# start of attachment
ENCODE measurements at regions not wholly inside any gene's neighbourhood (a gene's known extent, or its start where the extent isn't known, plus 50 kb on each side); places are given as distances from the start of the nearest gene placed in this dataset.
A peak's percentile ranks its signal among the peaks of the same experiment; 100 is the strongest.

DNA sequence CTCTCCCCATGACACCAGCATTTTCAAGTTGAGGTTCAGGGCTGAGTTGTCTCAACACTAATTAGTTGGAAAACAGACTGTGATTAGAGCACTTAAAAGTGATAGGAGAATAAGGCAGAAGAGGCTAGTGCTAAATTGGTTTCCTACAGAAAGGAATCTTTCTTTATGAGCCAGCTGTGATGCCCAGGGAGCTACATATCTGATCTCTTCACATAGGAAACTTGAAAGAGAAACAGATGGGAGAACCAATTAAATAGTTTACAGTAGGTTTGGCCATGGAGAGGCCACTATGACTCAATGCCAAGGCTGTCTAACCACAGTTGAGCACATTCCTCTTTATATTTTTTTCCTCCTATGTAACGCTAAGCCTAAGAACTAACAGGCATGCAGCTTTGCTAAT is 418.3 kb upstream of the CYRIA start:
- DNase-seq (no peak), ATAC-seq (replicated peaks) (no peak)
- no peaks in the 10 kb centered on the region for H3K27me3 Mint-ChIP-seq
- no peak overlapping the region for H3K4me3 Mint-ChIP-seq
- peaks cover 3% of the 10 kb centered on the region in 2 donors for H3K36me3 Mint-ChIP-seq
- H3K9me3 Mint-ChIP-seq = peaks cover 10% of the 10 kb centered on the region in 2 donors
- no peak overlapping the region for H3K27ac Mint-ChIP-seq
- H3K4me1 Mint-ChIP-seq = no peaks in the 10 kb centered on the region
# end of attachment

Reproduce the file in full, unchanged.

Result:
ENCODE measurements at regions not wholly inside any gene's neighbourhood (a gene's known extent, or its start where the extent isn't known, plus 50 kb on each side); places are given as distances from the start of the nearest gene placed in this dataset.
A peak's percentile ranks its signal among the peaks of the same experiment; 100 is the strongest.

DNA sequence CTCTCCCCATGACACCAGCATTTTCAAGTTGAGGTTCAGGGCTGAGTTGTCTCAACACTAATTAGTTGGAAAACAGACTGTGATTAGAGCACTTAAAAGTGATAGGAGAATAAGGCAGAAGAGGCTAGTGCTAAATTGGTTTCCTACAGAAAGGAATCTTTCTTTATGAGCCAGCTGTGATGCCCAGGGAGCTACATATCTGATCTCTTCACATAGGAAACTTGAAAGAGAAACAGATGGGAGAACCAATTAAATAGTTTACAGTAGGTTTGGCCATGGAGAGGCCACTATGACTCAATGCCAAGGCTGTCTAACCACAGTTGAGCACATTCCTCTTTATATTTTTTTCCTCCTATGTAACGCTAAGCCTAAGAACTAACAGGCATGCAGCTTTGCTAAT is 418.3 kb upstream of the CYRIA start:
- DNase-seq (no peak), ATAC-seq (replicated peaks) (no peak)
- no peaks in the 10 kb centered on the region for H3K27me3 Mint-ChIP-seq
- no peak overlapping the region for H3K4me3 Mint-ChIP-seq
- peaks cover 3% of the 10 kb centered on the region in 2 donors for H3K36me3 Mint-ChIP-seq
- H3K9me3 Mint-ChIP-seq = peaks cover 10% of the 10 kb centered on the region in 2 donors
- no peak overlapping the region for H3K27ac Mint-ChIP-seq
- H3K4me1 Mint-ChIP-seq = no peaks in the 10 kb centered on the region